Posts Tagged ‘SADF’

Kevin Carter

On the 24th of July 1994 South Africa lost one of its greatest photographers, his name was Kevin Carter. He died under suspicious circumstances with his death being reported as a suicide. Carter was born in 1960, the year of the banning of the ANC, into a Catholic family that accepted Apartheid. He, like many of his generation questioned the regime and saw the inherent injustice that the Apartheid system carried; he would often have serious quarrels with his father about it.

He was conscripted into the South African Defense Force (SADF) as was normal for any young white male at the time that was not disabled or could not obtain a student deferment. He loathed upholding the Apartheid regime and was once severely beaten and called kaffir-boetie (“nigger lover”) by some of his comrades in the SADF for trying to take sides with a black mess-hall waiter.

After completing his military service he got a job at a camera supply store and this is where his journey began. He made his name as an upcoming photographer with the local newspapers. By the year 1984 riots began sweeping the black townships and Carter aligned himself with other young photojournalists who sought to expose the brutal regime. He was the first to photograph a public execution by the cruel method of “necklacing” where a tyre is put around the victim, doused with petrol and set alight. This was a common execution specifically for individuals identified as working for the oppressive state as informants.

He also captured images from the unsuccessful invasion of Bophuthatswana by white right-wing outlaws. Their intentions were to give support to the setting up of a black homeland which was part of Apartheid’s separate development policy. These images were quite jarring as they graphically displayed the dead bodies of the right-wingers after having been executed by black Bophuthatswana policemen.

This blatant exposure of the ills of the Apartheid state was reaching far and wide and increasing the calls that would rally the world against the immoralities of the regime. One begins to foresee the kind of attacks that would most likely arise from the tyrannical state known for having units of assassins and unscrupulously eliminating any opposition. Knowing the background of the government would surely lead one to worry for the safety of Carter.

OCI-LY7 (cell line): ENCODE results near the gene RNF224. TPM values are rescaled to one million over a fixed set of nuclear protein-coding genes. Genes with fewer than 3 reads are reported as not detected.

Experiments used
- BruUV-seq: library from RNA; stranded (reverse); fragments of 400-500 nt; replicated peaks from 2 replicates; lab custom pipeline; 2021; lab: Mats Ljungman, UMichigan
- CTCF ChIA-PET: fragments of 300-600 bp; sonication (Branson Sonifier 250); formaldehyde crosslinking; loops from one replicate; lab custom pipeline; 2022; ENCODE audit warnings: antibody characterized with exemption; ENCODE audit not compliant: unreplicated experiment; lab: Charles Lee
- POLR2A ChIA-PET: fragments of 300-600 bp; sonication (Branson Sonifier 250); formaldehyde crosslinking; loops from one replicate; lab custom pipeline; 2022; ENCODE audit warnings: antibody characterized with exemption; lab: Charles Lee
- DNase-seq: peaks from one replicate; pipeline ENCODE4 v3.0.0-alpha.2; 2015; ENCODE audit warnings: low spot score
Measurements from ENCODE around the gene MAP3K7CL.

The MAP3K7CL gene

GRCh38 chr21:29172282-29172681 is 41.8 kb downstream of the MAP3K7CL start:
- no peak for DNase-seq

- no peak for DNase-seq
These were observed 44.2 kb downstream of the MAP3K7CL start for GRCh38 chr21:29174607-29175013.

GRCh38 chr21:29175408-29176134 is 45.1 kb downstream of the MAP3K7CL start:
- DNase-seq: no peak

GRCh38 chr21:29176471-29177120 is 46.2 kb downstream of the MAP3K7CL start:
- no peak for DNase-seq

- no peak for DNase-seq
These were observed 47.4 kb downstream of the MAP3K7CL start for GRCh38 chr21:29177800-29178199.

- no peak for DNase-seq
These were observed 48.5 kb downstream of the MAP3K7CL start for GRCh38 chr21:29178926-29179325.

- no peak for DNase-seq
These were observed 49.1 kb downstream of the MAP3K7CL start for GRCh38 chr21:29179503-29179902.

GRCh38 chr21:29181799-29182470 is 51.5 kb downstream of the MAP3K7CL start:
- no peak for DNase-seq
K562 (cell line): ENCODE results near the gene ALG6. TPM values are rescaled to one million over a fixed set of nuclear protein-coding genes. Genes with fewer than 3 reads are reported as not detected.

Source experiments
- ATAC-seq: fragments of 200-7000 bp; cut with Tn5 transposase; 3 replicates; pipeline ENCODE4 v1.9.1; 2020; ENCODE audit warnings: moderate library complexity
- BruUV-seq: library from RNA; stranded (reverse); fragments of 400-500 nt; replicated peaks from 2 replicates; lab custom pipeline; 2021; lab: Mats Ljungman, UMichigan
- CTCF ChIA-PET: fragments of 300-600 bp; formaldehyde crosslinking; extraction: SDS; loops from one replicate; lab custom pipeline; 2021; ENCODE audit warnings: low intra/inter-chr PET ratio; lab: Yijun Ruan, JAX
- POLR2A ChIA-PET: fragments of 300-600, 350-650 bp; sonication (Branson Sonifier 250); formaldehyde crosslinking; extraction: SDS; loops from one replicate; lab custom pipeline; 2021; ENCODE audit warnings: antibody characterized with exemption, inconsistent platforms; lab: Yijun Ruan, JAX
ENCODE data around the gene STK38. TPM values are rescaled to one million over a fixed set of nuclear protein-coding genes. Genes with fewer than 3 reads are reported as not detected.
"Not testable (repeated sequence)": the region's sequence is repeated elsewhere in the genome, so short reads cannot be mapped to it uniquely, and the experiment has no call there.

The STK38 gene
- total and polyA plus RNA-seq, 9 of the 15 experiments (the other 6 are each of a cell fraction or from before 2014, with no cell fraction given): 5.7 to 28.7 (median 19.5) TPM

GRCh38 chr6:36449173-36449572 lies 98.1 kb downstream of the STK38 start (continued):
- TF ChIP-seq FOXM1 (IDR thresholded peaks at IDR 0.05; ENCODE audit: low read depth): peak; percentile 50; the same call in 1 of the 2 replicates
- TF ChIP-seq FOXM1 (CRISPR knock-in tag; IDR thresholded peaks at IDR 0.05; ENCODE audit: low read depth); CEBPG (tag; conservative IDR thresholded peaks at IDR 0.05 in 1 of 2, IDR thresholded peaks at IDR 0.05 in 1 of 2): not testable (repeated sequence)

On April the 12th, three months before his death, the New York Times called him and notified him that he had just won the most coveted prize for a photographer, the Pulitzer Prize. The prize was awarded for an eerie picture he shot in famine-stricken Sudan which depicted a gravely malnourished child being watched by a vulture waiting in anticipation for the child’s death. He was jetted to Manhattan, New York where he was celebrated and he wined and dined with the top echelon of the photographing industry.

Two months later he was back in South Africa. He did little work in this period. During a lunch with a colleague he mentioned that he was thinking of forming a writer-photographer free-lance team and traveling Africa. This clearly shows that he was harboring ideas for the furthering of his career. It is therefore strange that barely a month later he was found dead in what looked like a death by suicide.

The Pulitzer Prize gave him a much greater status and only served to popularize his pictures that visually divulged the usually state-censored inner workings of the Apartheid regime to the world. The prize also meant that he would not find difficulty in finding work as a photographer and was an omen of good luck for his future. Why then would this gifted, budding photographer take his own life? The absence of evidence pointing to murder leaves a shadowy cloud around the circumstances of his death. At the end only he would know the events which would lead to his ultimate demise.

The following post contains information from The South African Chemical and Biological Warefare Program: An Overview, by Chandré Gould and Peter I. Folb.

While many details about Project Coast have not been made publicly available, one particular covert operation that has been partially documented is Operation Barnacle.

Operation Barnacle was established in the early 1980’s and involved members of the South African Defence Force and former Rhodesian security forces. The primary goal of Operation Barnacle was to eliminate the enemies of the Apartheid Government.

A number of these covert assassinations were carried out by utilising a variety of toxins and chemicals developed by Wouter Basson and other Apartheid scientists.

The majority of victims targeted by Operation Barnacle  were members of the South West African People’s Organization (SWAPO) in Namibia. It is estimated that the number of deaths of prisoners of war and those who were considered “security risks” were well into the hundreds.

Johan Theron, who testified at Wouter Basson’s criminal trial, said that he was ordered to inject his victims with overdoses of muscle relaxants tuberine and scoline. This caused death by suffocation. All bodies were disposed of by throwing them out of aircraft into the sea.

Other victims of Operation Barnacle included members of the ANC, members of the United Democratic Front, individuals in the South African Council of Churches and its associated organizations and even  members of the SADF who threatened to reveal the workings of the Apartheid Government.

Operation Barnacle was just one of the many covert operations initiated by the Apartheid Government under Project Coast. But how many similar operations were there? How many deaths were the Apartheid Government responsible for? And what other atrocities did they commit.

We might never know.